Perfect for a picnic: No omnivore's picnic spread is complete without cured meats, which Eatzi's does well. Their selection is ripe for exploration: salami, salumi, soppressata, hot coppa — it's a charcuterie-lovers' paradise.
5. Scardello Artisan Cheese
3511 Oak Lawn Ave. and 920 S. Harwood St.
This cut-to-order cheese shop sells more handcrafted cheese than you can throw a baguette at, and the cheesemongers are over-the-top helpful. If you're cheese-illiterate, Scardello can feel overwhelming — but this is one place where it's hard to go wrong putting your fate in an employee's hands. Whether you're looking for something hard and nutty or soft and funky, staff will let you taste a few applicable cheeses before you buy. To go on a cheese adventure, order the Ploughman's Plate and let the staff go nuts — after asking about your personal preferences, he or she will select three cheeses that will come on a board with Empire bread and a dash of honey. It's not the cheapest lunch in Dallas, but you're guaranteed to learn something — and feel very Parisian in the process.
Perfect for a picnic: Hard cheeses may be a bit easier to manage on-the-go, but nothing beats a beautifully creamy brie — especially since it's meant to be enjoyed at room temperature. The Brie Fermier ($7.50 for 1/4 lb.) is a creamy French cheese that's mild enough for newbies but still has a noticeable funk. Spread on Empire's baguette, it becomes the ultimate picnic indulgence.
6. Dude, Sweet Chocolate
408 W. 8th St.; 1925 Greenville Ave.; 1016 E. 15th St., Plano; 2925 Crockett St., Fort Worth
Beloved Dallas chocolatier Dude, Sweet Chocolate started over beers at Lee Harvey's, where chef Katherine Clapner and Redding May decided to create artisan chocolates to send as holiday gifts for May's clients at Merrill Lynch. Eight years later, the Dude, Sweet empire has four stores (Bishop Arts, Lower Greenville, Plano and Fort Worth) and a reputation for thinking well outside the chocolate box.
These chocolate shops are filled with gourmet finger foods like yerba matte truffles, candied chocolate-covered nuts, handmade marshmallows and extra virgin olive oil infused with cocoa nibs, cinnamon and vanilla.
Perfect for a picnic: Dude, Sweet has created what may very well be the world's greatest picnic food: a chocolate "salami" that, despite its name and appearance, is 100 percent vegetarian. Whole Medjool dates and dried figs are combined with roasted walnuts, California marzipan, Indian dried lemon and South American dark chocolate to create a rich but not-too-sweet faux salami that deserves a permanent place on any Dallas charcuterie board.
7. Jimmy's Food Store
4901 Bryan St.
This 50-year-old Dallas institution started as a ma and pa grocery and morphed over the years into an Italian specialty shop that makes some of North Texas' most beloved sandwiches. This true-blue family business is a feast for the senses. Muscled Italian guys take orders at the meat counter, yelling out pick-ups as workers scurry in the background slicing meats and cheeses and bread. Even if you don't sip a glass of wine while you shop (which you can do here), the smell alone will leave you feeling intoxicated. This, too, could be a one-stop picnic shop — just load up on hearty sandwiches, wine, charcuterie goods and even locally produced cookies from Wackym's Kitchen.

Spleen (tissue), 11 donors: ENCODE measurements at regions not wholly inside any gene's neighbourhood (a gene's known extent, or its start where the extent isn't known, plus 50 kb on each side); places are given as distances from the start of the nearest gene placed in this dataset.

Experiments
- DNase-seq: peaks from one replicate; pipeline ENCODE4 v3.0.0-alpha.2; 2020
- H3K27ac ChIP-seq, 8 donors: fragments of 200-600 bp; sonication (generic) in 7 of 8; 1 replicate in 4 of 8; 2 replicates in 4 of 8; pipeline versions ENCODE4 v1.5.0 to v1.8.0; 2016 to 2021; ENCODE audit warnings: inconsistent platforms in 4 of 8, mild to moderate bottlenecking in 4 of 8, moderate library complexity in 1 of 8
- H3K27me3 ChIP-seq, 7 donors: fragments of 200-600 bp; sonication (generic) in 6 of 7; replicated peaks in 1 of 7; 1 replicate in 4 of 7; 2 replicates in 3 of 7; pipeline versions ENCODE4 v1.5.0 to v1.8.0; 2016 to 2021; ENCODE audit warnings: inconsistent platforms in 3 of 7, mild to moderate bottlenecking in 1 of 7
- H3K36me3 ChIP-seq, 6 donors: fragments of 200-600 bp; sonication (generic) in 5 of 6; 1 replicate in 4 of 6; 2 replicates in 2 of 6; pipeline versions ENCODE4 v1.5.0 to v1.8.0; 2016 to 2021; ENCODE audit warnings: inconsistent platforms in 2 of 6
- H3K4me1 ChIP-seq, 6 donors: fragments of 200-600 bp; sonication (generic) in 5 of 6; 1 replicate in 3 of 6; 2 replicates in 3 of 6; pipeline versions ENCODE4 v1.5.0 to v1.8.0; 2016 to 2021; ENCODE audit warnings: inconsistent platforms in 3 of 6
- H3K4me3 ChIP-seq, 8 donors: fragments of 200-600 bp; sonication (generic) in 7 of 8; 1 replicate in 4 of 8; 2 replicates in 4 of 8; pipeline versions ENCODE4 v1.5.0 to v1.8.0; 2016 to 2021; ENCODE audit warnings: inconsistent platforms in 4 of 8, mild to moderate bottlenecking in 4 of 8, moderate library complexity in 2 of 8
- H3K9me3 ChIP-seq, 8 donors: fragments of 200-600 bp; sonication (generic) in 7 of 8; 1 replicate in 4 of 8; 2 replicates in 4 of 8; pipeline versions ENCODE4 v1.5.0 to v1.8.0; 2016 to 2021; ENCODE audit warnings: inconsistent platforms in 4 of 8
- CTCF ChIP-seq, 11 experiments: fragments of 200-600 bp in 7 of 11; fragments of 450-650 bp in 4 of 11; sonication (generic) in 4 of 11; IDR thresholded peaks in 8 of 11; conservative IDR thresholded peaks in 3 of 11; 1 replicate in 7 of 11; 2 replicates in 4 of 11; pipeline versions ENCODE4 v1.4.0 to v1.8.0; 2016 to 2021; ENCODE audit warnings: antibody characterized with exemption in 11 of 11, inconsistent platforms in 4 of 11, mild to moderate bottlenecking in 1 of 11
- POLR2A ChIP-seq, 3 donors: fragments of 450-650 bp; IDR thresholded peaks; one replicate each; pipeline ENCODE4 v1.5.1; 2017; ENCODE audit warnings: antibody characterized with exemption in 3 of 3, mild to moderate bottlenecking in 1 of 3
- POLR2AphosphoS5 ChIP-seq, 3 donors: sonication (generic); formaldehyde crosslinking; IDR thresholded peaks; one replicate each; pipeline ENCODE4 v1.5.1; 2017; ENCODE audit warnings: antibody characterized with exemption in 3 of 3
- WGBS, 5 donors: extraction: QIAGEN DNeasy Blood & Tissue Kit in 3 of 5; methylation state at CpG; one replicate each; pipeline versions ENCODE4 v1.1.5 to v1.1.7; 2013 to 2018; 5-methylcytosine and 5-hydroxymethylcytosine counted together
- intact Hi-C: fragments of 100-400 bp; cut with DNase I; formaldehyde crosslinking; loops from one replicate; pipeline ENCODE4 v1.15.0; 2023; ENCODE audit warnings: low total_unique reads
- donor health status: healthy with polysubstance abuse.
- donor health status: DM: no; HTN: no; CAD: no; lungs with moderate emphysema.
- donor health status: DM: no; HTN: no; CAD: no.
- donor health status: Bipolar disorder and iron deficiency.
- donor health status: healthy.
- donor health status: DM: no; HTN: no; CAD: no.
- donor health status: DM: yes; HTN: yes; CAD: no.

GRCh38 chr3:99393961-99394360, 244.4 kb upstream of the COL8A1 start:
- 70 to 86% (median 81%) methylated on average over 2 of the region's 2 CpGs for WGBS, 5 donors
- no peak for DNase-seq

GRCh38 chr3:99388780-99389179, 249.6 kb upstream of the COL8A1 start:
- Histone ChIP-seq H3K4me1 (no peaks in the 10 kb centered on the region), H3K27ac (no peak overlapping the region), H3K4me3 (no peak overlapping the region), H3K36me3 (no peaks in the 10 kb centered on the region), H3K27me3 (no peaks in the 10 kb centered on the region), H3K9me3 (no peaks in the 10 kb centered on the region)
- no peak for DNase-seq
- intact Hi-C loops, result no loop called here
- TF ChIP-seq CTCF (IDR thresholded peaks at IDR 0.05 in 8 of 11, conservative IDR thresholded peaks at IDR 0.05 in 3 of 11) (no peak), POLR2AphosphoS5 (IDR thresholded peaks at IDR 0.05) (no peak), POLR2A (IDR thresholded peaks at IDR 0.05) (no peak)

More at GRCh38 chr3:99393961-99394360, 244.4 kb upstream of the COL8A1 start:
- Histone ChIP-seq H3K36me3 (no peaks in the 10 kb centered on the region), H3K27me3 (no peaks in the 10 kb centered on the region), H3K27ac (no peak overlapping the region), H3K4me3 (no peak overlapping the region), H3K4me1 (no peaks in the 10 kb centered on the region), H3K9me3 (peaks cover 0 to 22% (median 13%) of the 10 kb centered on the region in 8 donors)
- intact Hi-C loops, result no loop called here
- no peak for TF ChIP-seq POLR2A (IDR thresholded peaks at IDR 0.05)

Perfect for a picnic: Not every picnic has to have a complicated spread — and nothing says simple like a sandwich. Try a 12-inch Italian Stallion ($8.99) sliced into one-inch bites to facilitate sharing. The ingredient list for this hallowed Dallas sandwich reads like an Italian grandma's grocery list: mortadella, capicola, sopressata, pepperoni, provolone, porketta, mozzarella and prosciutto. A little bit of this sandwich goes a long way — and it's hearty enough to stay in tact until you reach your picnic blanket.
8. Unrefined Bakery
3426 Greenville Ave.; 6055 Sherry Lane; 718 N. Buckner Blvd.; 3411 Preston Road, Frisco
If one of your picnic-mates suffers from food allergies, Unrefined Bakery is a must. This gluten-free, soy-free, organic bakery uses unrefined sugars and flours and can easily accommodate custom orders. Whether your goodies need to be nut-free, soy-free, grain-free or dairy-free, Unrefined can make it happen — and their cookies, cupcakes and freezer case filled with muffins and pizza dough all taste delicious even without offending ingredients. As an added bonus, the Greenville Avenue location is conveniently adjacent to Corner Market.
Perfect for a picnic: A gluten-free, soy-free take on almond biscotti. At $18 a bag, it isn't cheap, but for biscotti lovers who are gluten-intolerant, these crunchy treats are worth it.
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Dallas Farmers Market
920 S. Harwood
Another spot where it's easy to stock up on local picnic-friendly goods: The Market at Dallas Farmers Market, where you'll find vendors like Scardello, Rex's Seafood, Chelles Macarons and Stocks and Bondy, which specializes in soups, sauces and stocks made from natural, sustainable ingredients. For locally sourced crudites, pop out to The Shed to pick up fresh veggies from local farmers.